Raspberry Pi with Allo Boss I2S DAC v1.2
(The Last Piece of Pi, I promise)
By Steve Graham
In the previous Raspberry Pi installment Raspberry Pi Postscript: S/PDIF Vs. USB Sound Comparison, I pitted a Pi with S/PDIF-out HAT board against another Pi employing USB out. The short version of the tale was that I came away underwhelmed by the USB connection. My plan had been to employ an underutilized, USB-connected, Meridian Explorer 2 DAC in my workshop music system. With that scenario falling flat, a Plan B was needed.
Plan B: Equip a Raspberry Pi with a D to A converter HAT. For about $87 CDN ($65 US) I bought an Allo Boss DAC I2S v1.2. It’s not exactly an entry level-priced DAC HAT, but it’s not the most expensive either. I also splurged a bit on an acrylic case, $19 CDN ($15 US), and Allo’s $15 CDN ($10 US) audio-specific power supply. The supply is touted as, “made to specifications guaranteeing the lowest ripple and noise possible.”
The Boss has a couple of tricks up its sleeve that sets it apart from less sophisticated DAC HATs. Firstly, it allows for individual powering of the Pi and HAT boards. This can lower electrical noise to the HAT, thus improving audio performance. Many HATs receive (noisy) power from the Raspberry Pi board. I used a standard Pi wall wart to power the Pi board and the above mentioned Allo audio-specific supply – a noticeably larger wart – to power the Boss DAC. Both are switch mode power supplies.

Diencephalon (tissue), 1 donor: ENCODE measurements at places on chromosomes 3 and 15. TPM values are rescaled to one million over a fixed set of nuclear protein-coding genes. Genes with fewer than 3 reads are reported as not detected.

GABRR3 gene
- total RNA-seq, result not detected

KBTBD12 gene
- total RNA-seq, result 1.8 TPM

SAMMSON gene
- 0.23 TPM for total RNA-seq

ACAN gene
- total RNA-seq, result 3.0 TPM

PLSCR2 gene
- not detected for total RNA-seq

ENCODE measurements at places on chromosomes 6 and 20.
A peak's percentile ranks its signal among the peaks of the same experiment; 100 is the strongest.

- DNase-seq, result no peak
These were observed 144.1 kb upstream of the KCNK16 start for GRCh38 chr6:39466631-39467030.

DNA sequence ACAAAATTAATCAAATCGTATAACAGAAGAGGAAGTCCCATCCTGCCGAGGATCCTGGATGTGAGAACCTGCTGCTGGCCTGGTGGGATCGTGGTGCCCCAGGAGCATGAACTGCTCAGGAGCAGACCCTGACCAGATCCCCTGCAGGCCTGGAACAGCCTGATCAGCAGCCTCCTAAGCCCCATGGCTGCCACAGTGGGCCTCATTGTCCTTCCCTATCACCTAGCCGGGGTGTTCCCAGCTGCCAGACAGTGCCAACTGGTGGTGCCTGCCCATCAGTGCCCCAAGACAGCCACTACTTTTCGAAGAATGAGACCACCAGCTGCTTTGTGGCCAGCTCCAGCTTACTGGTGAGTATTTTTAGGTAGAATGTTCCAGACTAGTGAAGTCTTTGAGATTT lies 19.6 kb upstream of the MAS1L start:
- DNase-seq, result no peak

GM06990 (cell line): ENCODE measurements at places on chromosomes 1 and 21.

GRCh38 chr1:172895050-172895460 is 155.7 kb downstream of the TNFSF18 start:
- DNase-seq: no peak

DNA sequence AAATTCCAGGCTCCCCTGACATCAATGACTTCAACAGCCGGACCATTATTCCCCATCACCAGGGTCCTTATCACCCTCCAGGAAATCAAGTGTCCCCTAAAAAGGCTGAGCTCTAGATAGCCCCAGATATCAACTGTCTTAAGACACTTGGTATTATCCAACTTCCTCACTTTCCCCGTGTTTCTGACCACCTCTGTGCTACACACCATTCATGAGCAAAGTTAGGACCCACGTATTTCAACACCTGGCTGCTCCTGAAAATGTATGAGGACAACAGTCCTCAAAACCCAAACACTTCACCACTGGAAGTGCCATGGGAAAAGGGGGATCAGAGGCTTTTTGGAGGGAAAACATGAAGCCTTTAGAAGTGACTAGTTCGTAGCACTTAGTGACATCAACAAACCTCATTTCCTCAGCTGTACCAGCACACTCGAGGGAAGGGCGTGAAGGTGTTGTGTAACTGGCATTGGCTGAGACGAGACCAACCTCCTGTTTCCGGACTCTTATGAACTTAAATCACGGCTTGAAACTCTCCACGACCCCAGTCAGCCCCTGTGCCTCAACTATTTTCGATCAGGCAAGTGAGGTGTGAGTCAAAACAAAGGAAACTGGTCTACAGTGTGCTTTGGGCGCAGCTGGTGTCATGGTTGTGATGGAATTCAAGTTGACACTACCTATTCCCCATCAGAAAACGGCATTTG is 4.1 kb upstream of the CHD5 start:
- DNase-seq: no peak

The second trick is the way clocking is implemented. Typically, the Pi board sends data containing music and clock signals to a HAT board. The Boss DAC, true to its name, dominates the Pi board. The Boss’s clock signals, based on individual 44.1 and 48 kHz sampling rate oscillators (and their respective multiples), control the timing of data transfer from Pi to DAC. This domineering behaviour reportedly lowers jitter in the data stream for better sound. A bit of subservience in the interests of better music reproduction? I’m up for that. The Boss DAC has other notable features as well. See Allo.com for a full listing.
Nearly identical to the Pi using the S/PDIF HAT. The only change was to select the Allo Boss DAC HAT on the SqueezeLite page of the setup procedure. See page 6 of this PDF doc.
On first power up, the network scanner utility on my PC couldn’t find the Pi. After swapping a few Ethernet cables, with no result, I rewrote the PiCorePlayer onto a fresh micro SD card. I think the first card was the one I used to program the Pi in the first three parts of this series. The setup then went easily with the fresh card. I probably over-wrote the original card about twenty times in the process of debugging and verifying the programming instructions I described in Part 2. At ten bucks or less, it may be worthwhile having a spare card or two as backup.